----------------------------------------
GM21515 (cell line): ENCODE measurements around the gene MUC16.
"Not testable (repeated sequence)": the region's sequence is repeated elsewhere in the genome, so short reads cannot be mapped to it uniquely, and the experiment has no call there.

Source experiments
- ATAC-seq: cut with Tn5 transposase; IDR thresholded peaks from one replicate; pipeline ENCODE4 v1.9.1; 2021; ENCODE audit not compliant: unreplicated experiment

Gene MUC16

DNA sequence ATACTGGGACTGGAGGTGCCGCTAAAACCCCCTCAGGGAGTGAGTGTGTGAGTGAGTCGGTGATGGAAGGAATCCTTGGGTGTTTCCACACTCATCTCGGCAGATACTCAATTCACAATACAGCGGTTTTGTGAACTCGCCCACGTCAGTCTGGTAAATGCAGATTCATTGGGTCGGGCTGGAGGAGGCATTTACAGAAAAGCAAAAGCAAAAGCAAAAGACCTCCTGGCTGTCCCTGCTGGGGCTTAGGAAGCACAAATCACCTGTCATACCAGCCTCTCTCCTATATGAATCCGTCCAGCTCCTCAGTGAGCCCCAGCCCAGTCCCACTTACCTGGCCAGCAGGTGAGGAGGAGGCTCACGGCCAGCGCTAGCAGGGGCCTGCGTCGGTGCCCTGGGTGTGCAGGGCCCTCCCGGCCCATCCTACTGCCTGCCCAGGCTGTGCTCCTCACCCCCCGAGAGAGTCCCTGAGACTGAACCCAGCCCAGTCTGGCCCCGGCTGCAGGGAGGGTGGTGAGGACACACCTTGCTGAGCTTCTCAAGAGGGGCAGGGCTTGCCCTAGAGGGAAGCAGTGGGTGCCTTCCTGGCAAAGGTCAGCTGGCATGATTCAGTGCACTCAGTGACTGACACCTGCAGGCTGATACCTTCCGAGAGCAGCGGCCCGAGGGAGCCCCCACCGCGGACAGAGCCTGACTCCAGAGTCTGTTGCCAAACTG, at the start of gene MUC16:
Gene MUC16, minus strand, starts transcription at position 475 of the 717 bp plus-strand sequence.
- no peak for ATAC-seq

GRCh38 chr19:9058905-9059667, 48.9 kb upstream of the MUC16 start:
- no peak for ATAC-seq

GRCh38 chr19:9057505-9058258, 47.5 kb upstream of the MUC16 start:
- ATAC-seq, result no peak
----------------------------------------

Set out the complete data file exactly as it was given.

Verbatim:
GM21515 (cell line): ENCODE measurements around the gene MUC16.
"Not testable (repeated sequence)": the region's sequence is repeated elsewhere in the genome, so short reads cannot be mapped to it uniquely, and the experiment has no call there.

Source experiments
- ATAC-seq: cut with Tn5 transposase; IDR thresholded peaks from one replicate; pipeline ENCODE4 v1.9.1; 2021; ENCODE audit not compliant: unreplicated experiment

Gene MUC16

DNA sequence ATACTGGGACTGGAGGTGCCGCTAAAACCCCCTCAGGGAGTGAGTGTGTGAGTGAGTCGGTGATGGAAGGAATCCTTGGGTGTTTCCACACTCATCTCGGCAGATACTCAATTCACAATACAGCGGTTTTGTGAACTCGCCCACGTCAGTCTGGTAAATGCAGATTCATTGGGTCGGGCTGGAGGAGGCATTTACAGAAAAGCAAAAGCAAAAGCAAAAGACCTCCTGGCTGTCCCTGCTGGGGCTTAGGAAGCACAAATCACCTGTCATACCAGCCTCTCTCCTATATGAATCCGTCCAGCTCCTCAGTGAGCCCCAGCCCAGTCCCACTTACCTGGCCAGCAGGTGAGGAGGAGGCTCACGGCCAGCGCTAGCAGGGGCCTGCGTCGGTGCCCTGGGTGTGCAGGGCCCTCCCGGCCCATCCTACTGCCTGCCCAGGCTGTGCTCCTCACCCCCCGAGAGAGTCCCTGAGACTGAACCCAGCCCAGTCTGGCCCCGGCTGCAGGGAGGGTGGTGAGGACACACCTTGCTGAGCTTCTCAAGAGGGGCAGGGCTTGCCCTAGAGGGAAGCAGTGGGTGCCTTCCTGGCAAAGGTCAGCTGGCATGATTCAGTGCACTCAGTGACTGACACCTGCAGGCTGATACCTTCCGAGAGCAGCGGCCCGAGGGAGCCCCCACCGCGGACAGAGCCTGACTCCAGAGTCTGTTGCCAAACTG, at the start of gene MUC16:
Gene MUC16, minus strand, starts transcription at position 475 of the 717 bp plus-strand sequence.
- no peak for ATAC-seq

GRCh38 chr19:9058905-9059667, 48.9 kb upstream of the MUC16 start:
- no peak for ATAC-seq

GRCh38 chr19:9057505-9058258, 47.5 kb upstream of the MUC16 start:
- ATAC-seq, result no peak